2. Shockingly, we are told that Mr. Mills wants to ask all persons requesting information under the law to wait 70 days before the relevant government official is compelled to act. Is Mills joking? Is he serious? Do they understand that 70 days is 20% of an entire year? Why, we ask, does an “information officer” require 21 days to “consider” a FOI request, 14 days to produce the information, and 35 additional days, if the information officer does not “feel” like giving out the information?
In practical terms, why must it take a Ghanaian official 70 days to tell a FOI requester why a person got a government bungalow, why others were disqualified; how many people were considered for university admission, what scores the “lucky ones had, which regions they hailed from; how much was collected in taxes on a vehicle imported into the country by the a politician, compared to the same vehicle imported by Ms/Mr. Janeakos/Kwazofi Ghanaba? Why must it take Ghanaian officials 70 days to tell the people how much was paid to Minister X when the Minister travelled overseas, or how much was paid to a “foreign” agent to represent Ghana in London or the UK, why, and who else was considered for the task order/contract?
3. Equally unnerving is the issue of broad categorical exemptions to protect all manner of corrupt officials. Why does the Mills administration want to exempt the military, the security services, and the chieftaincy institution from the FOI law? What is the point? Is Mr. Mills saying those institutions are so important that public employees and stewards of public resources within cannot cheat, steal, lie, or otherwise break laws that a FOI request can assist in exposing, and/or arresting? Why must Mills and the NDC try to invent here? Should not FOI exemption depend on the case, and not on the governmental function?
Our position is this: The FOI law should apply to all agencies, services, and quasi-public organizations in which the people of Ghana have any interests, however small. This would certainly include the military, the security services, and the chieftaincy institution.
4. We will tell Mr. Mills and his team that while they are talking a lot, they are exposing their behinds and showing the people that they may actually lack the foresight, Ghana-centeredness, and sense of leadership on this matter. Polishing the NPP draft is not good enough. More important, up to this point, the Mills/Rawlings/NDC crew have failed see the most important FOI-bill-linkage. They have not talked about linking the FOI bill to the Asset Declaration law. Won’t the reader agree a FOI-Asset Declaration linkage is trully the most expedient road to take considering Mr. Mills is telling us day after day that he is interested in accountability, transparency, and good governance?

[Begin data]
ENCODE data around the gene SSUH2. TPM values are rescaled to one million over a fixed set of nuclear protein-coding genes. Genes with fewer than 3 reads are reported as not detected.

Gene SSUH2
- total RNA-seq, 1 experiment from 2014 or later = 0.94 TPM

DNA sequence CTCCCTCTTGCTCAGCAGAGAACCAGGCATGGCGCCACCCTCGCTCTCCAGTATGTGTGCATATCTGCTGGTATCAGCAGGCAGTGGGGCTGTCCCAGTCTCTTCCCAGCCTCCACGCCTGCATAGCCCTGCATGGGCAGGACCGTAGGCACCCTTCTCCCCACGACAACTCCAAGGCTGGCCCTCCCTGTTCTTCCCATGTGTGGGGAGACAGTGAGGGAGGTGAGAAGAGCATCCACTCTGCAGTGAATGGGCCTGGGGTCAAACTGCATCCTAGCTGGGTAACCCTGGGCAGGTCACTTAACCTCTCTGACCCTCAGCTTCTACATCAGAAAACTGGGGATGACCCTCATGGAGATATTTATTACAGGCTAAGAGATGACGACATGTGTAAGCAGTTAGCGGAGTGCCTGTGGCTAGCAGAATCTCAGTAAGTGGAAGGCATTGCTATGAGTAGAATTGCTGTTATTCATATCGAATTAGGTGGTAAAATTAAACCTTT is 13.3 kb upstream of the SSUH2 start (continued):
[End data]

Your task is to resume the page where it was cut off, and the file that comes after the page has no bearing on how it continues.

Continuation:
The other big question is why Mr. Rawlings is totally mum on the FOI bill? Does Mr. Rawlings recognize that this a fundamental test of the NDC, compared to exposition of abstract theories about land reform in foreign lands when he is not using the other side of his mouth to tell Prof Mills that Chiefs and the military must also fall under the purview of the FOI law.
In conclusion, we have argued on these pages over the years that there is nothing for Ghanaian officials to invent when it comes to the FOI law. FOI laws and its institutional processes pre-date the birth of Ghana. The people must ask for a strong Ghana-centered FOI law that will truly hold government officials accountable and promote good governance as a result. Thirty (30) days is long enough for Ghanaian officials to provide answers to FOI question, if the administration is smart and sets up a website to collect, collate, store, and serve FOI responses. No agency or institution has a right to be exempt under the law, unless Mr. Mills wants to tell us he has been joking and does not know what he’s been telling us the past 5 months.
It is time Mr. Rawlings spent some of his People-Guaranteed-Capital on this Ghana-centered fight!
3 NOTES: 1. Special thanks and appreciation must go Ghanaweb.com for putting the Ghana FOI/RTI bill law up-front on its pages and “editorial” agenda.
2. Visit www.GhanaHero.com for more Ghana-centered information and ideas about the FOI program. While there, send is email from a copy of the hit MP3 release, FOIB.
3. To get up to speed on the Ghana FOI fight visit www.GhanaHero.com; www.ghanaweb.com/GhanaHomePage/features/columnist.php?S=Prof Lungu; www.ghanaweb.com/GhanaHomePage/features/columnist.php?S=Lungu, Prof.
© 2 May 2009, Prof Lungu, Minneapolis, MN, USA.